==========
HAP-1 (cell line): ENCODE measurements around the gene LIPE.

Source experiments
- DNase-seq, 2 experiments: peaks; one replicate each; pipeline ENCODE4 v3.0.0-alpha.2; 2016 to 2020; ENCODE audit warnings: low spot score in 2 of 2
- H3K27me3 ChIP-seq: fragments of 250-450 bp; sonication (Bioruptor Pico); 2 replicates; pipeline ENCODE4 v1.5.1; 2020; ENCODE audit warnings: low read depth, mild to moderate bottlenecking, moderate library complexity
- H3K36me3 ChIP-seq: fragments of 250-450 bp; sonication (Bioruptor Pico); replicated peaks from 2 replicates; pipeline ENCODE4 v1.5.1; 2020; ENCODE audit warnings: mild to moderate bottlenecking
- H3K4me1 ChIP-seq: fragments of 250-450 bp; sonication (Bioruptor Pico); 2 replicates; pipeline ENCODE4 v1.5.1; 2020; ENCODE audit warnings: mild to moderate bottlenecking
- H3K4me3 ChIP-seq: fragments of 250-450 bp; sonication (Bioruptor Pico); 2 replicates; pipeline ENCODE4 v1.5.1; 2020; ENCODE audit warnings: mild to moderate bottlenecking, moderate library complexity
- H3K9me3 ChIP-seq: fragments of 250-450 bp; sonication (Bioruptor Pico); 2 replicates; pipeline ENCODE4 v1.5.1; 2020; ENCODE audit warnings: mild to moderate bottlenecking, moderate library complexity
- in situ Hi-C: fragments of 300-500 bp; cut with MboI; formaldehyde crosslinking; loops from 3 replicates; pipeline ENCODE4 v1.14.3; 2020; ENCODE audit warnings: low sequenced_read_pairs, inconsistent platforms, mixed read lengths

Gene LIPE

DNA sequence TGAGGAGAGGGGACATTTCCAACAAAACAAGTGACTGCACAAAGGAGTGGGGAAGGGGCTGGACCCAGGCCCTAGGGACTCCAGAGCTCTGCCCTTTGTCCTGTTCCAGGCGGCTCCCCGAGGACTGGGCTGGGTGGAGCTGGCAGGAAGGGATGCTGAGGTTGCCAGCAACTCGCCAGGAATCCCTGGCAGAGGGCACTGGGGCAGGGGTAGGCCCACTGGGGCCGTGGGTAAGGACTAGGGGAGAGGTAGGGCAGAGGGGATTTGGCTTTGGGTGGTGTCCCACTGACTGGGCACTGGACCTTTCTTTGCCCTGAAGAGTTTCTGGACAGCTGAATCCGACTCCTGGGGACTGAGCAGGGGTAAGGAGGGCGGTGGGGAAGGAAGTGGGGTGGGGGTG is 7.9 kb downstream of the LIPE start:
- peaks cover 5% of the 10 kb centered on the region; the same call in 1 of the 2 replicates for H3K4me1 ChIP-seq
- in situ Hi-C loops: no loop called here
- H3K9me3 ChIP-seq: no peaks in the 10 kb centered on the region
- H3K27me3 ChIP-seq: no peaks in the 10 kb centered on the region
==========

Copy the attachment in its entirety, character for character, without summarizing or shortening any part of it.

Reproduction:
HAP-1 (cell line): ENCODE measurements around the gene LIPE.

Source experiments
- DNase-seq, 2 experiments: peaks; one replicate each; pipeline ENCODE4 v3.0.0-alpha.2; 2016 to 2020; ENCODE audit warnings: low spot score in 2 of 2
- H3K27me3 ChIP-seq: fragments of 250-450 bp; sonication (Bioruptor Pico); 2 replicates; pipeline ENCODE4 v1.5.1; 2020; ENCODE audit warnings: low read depth, mild to moderate bottlenecking, moderate library complexity
- H3K36me3 ChIP-seq: fragments of 250-450 bp; sonication (Bioruptor Pico); replicated peaks from 2 replicates; pipeline ENCODE4 v1.5.1; 2020; ENCODE audit warnings: mild to moderate bottlenecking
- H3K4me1 ChIP-seq: fragments of 250-450 bp; sonication (Bioruptor Pico); 2 replicates; pipeline ENCODE4 v1.5.1; 2020; ENCODE audit warnings: mild to moderate bottlenecking
- H3K4me3 ChIP-seq: fragments of 250-450 bp; sonication (Bioruptor Pico); 2 replicates; pipeline ENCODE4 v1.5.1; 2020; ENCODE audit warnings: mild to moderate bottlenecking, moderate library complexity
- H3K9me3 ChIP-seq: fragments of 250-450 bp; sonication (Bioruptor Pico); 2 replicates; pipeline ENCODE4 v1.5.1; 2020; ENCODE audit warnings: mild to moderate bottlenecking, moderate library complexity
- in situ Hi-C: fragments of 300-500 bp; cut with MboI; formaldehyde crosslinking; loops from 3 replicates; pipeline ENCODE4 v1.14.3; 2020; ENCODE audit warnings: low sequenced_read_pairs, inconsistent platforms, mixed read lengths

Gene LIPE

DNA sequence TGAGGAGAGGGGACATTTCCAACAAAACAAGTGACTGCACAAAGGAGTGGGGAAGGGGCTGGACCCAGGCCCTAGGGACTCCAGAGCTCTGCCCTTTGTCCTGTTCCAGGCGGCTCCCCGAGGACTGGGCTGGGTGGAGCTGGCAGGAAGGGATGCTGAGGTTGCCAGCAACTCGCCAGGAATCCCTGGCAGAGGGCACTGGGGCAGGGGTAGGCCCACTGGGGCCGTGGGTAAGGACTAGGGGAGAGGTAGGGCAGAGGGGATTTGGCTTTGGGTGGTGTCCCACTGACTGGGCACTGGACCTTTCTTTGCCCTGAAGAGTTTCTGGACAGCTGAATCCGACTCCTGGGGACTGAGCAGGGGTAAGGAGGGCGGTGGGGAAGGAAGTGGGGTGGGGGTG is 7.9 kb downstream of the LIPE start:
- peaks cover 5% of the 10 kb centered on the region; the same call in 1 of the 2 replicates for H3K4me1 ChIP-seq
- in situ Hi-C loops: no loop called here
- H3K9me3 ChIP-seq: no peaks in the 10 kb centered on the region
- H3K27me3 ChIP-seq: no peaks in the 10 kb centered on the region